*Originally posted in Smart Girl Nation, linked here.
Many state legislatures around the country are addressing school choice legislation this year. One of the most successful types of school choice options is charter schools. According to the National Alliance for Public Charter Schools: “This year marks the largest single–year increase ever recorded in terms of the number of additional students attending charters. There are now approximately 5,600 public charter schools enrolling what is estimated to be more than two million students nationwide.”
Charter schools are public schools that must follow state and federal academic requirements just like traditional public schools. They do not charge tuition and must allow all students to apply. Students are admitted based on random lotteries because charter schools are usually oversubscribed. Parents, advocates, and legislators are calling for more charter schools all over the United States as many traditional public schools fail to provide successful educations for students.
Charter schools are free to innovate and meet individualized needs of students. They may use different curriculums, focus on a specific field such as technology and science, reward teachers, or offer extended learning time. They are run by independent boards but are held accountable to a local or state board according to a contract or charter that is reviewed after about five years. They are funded through taxpayer dollars that are simply reallocated to follow the student to the parents’ school of choice. Public charter schools generally operate on fewer educational dollars than do traditional public schools. Best of all, charter schools often achieve their greatest success where the need is the greatest- in communities where the schools are low-achieving and families have lower incomes.
Currently, there are ten states that do not allow charter schools. Alabama has been one of those states, but this year that may change. Gov. Bentley along with legislative leaders offered a bill that will allow charter schools and will also provide superintendents the option to apply for waivers from state mandates in exchange for new accountability requirements.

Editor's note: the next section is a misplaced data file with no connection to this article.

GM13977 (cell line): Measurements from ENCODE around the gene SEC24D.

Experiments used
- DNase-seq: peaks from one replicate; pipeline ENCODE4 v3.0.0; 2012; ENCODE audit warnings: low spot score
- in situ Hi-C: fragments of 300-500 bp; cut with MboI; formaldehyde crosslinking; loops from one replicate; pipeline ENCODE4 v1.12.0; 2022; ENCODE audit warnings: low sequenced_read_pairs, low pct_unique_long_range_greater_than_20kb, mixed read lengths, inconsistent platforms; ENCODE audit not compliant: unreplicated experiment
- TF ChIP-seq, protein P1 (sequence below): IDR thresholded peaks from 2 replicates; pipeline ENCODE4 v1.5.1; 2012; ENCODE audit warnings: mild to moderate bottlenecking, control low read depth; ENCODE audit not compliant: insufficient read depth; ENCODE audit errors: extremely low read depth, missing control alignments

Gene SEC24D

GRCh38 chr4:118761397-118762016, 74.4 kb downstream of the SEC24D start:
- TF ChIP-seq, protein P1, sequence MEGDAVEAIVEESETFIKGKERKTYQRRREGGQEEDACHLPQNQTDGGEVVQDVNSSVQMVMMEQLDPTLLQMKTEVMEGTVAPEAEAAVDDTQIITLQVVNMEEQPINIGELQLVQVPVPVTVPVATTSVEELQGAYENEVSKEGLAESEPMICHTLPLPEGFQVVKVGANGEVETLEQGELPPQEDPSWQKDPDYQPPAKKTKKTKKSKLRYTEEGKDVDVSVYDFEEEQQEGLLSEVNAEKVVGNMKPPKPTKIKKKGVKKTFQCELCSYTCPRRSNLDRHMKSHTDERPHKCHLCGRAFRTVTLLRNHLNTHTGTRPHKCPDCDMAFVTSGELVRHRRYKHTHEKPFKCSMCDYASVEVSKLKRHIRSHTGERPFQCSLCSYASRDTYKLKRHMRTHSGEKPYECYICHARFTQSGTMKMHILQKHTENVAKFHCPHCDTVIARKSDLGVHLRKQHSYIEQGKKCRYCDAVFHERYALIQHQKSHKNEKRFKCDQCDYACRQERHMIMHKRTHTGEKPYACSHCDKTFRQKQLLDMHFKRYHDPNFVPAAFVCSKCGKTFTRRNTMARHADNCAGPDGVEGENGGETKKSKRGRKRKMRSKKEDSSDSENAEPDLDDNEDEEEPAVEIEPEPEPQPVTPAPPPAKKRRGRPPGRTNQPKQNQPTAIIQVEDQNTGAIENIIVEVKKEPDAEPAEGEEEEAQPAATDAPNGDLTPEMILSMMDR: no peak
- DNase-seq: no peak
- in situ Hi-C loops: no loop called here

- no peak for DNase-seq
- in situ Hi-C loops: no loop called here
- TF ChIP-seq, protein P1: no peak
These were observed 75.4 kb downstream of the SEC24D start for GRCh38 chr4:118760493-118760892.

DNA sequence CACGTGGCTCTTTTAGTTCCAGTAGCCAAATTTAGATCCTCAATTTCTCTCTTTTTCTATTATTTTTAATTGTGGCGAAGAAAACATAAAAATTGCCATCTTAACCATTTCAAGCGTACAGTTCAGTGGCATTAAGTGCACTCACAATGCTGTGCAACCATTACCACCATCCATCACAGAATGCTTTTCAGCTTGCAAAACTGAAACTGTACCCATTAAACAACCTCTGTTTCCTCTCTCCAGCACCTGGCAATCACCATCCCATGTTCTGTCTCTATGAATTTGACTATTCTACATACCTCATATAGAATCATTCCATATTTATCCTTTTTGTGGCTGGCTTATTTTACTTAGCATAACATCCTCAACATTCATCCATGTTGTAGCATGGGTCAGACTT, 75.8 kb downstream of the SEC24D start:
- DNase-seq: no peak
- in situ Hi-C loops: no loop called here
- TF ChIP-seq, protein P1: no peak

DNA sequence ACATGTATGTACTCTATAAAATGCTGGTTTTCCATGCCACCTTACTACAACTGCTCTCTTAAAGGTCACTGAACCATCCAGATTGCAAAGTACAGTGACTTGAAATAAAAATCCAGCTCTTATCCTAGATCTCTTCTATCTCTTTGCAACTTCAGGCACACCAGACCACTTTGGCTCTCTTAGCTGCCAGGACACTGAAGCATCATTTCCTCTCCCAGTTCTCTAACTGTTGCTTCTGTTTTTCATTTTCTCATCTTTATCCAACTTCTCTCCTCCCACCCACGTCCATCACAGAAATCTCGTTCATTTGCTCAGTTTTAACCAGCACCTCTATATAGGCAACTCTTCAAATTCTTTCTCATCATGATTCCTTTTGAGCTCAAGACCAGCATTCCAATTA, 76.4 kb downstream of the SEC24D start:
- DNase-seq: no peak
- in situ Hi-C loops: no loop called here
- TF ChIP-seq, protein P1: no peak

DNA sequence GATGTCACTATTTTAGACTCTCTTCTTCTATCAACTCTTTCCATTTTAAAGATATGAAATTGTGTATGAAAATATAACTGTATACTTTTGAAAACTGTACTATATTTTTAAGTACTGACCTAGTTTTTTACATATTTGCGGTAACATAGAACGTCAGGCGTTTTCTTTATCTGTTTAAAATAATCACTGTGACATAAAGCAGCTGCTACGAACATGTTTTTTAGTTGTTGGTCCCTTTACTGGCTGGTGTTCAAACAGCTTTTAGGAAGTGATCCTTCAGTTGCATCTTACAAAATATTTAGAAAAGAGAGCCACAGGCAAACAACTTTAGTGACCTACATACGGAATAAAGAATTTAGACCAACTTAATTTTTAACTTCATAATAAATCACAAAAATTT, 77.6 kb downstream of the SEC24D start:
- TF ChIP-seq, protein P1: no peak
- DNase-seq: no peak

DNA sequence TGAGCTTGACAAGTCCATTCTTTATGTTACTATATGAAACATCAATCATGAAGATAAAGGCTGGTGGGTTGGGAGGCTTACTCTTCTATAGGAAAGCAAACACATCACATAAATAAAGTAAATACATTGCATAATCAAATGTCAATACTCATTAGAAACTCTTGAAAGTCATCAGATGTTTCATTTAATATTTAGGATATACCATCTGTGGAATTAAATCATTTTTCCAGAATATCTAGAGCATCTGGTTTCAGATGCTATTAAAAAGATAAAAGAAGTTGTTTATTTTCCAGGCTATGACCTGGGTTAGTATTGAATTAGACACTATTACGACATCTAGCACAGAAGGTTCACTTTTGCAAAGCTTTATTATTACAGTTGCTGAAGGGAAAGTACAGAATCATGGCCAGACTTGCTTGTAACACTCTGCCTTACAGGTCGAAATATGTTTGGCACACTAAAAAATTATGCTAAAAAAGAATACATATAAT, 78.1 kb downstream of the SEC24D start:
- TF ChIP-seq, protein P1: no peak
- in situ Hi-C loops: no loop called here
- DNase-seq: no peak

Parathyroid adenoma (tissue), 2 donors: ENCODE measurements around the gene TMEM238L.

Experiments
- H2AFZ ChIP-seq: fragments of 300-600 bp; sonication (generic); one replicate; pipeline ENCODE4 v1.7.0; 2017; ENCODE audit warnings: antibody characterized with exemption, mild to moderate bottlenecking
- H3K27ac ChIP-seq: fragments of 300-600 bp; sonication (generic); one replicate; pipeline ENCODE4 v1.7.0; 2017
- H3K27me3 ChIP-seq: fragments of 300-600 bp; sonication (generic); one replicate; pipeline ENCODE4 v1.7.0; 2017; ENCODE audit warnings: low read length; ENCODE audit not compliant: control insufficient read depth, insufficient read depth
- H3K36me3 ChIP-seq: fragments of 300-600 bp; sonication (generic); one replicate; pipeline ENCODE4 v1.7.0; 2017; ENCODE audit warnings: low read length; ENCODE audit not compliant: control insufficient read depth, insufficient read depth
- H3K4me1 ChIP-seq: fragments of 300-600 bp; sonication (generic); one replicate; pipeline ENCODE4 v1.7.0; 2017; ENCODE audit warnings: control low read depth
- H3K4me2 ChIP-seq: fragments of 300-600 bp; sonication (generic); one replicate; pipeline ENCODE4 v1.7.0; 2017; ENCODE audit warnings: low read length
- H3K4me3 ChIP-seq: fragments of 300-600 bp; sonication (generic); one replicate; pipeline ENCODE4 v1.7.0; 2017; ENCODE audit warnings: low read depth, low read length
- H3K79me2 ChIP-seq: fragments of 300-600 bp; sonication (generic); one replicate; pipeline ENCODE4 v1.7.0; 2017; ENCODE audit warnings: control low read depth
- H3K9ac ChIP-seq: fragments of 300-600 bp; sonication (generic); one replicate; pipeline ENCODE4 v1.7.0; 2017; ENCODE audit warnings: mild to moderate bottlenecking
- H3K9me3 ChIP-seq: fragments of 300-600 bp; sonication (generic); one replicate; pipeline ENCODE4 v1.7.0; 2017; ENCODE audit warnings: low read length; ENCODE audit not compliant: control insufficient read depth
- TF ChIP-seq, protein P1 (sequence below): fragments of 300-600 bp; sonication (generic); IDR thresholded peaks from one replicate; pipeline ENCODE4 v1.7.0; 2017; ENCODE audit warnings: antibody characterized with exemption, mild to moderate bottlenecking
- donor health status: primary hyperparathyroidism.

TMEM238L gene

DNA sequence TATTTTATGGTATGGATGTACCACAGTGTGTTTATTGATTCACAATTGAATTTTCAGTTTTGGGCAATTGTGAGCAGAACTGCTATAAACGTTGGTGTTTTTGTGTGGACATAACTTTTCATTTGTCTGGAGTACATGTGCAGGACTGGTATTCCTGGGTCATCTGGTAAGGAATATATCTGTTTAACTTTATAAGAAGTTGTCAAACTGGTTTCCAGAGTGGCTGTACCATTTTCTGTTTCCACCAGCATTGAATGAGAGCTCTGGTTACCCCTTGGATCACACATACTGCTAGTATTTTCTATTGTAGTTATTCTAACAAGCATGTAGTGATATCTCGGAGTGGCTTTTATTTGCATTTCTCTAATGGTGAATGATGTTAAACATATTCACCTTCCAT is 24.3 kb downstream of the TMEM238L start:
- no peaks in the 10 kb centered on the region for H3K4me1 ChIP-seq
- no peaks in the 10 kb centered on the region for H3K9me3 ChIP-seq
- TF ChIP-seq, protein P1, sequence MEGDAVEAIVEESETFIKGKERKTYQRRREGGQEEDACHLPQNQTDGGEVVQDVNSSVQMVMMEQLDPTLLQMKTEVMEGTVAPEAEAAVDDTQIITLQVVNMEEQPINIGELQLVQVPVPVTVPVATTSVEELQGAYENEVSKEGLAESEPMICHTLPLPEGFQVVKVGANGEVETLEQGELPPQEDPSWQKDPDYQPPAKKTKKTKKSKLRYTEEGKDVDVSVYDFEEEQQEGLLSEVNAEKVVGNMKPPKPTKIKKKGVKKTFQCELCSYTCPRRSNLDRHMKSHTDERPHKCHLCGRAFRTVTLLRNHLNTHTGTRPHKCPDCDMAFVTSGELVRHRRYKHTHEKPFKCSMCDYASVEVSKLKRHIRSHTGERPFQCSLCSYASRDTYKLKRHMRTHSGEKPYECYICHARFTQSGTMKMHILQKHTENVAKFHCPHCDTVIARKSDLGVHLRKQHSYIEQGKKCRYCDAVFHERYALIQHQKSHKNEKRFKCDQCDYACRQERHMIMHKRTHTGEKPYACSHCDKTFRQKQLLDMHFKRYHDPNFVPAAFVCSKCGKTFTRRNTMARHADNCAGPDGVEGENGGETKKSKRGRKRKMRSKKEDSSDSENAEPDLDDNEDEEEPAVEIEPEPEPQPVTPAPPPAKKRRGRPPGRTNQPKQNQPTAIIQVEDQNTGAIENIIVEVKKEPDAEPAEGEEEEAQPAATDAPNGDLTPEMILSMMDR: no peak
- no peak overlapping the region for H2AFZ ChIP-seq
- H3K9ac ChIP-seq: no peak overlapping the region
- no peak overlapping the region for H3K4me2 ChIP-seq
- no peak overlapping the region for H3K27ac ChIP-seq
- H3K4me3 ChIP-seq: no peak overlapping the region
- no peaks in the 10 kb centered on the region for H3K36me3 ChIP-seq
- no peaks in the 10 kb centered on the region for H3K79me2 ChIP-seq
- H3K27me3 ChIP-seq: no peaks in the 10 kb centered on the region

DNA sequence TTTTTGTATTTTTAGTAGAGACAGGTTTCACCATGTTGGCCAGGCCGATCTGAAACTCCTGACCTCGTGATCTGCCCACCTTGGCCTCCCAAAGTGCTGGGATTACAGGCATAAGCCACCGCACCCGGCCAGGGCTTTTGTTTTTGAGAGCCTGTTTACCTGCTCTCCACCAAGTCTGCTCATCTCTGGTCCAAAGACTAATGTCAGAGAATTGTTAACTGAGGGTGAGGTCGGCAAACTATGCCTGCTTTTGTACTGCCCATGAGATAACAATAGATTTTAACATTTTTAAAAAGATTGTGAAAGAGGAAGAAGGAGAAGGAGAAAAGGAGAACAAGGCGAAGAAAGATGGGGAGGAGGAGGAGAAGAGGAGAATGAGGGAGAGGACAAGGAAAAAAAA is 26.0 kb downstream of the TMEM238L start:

Gov. Bobby Jindal of Louisiana is striving to overhaul the educational system in his state. The sweeping charter schools expansion bill, HB 976, has passed the House of Representatives and is headed to the Senate where it is likely to pass as well. The bill gives the state board of education the power to allow entities, such as public universities and local nonprofits, the ability to approve new charter schools. Additionally, a parent trigger is included for failing schools. The bill would also expand the pilot voucher program to include certain low-income students statewide.
Florida is one of the leaders in the charter school movement. There are over 500 charter schools operating in Florida. During the Florida legislative session this year, major bills such as the Parent Empowerment in Education bill failed to pass. But there was a great victory for school choice supporters as the Florida Tax Credit Scholarship program -HB 859- passed, raising current caps on these scholarships, and was signed into law by Gov. Rick Scott on March 23rd. New legislation also expanded Florida’s virtual schools options.
Charter schools are an important component of school choice. States must examine new approaches to deal with massive educational systems that have frequently come up short on delivering the success that is promised to and expected by families. Much of a state’s budget goes to fund education, and well-prepared students are necessary for a strong workforce and economy. As state legislatures seek solutions for families who are desperate for new options, school choice will continue to grow and provide students with a renewed zeal for learning and achievement.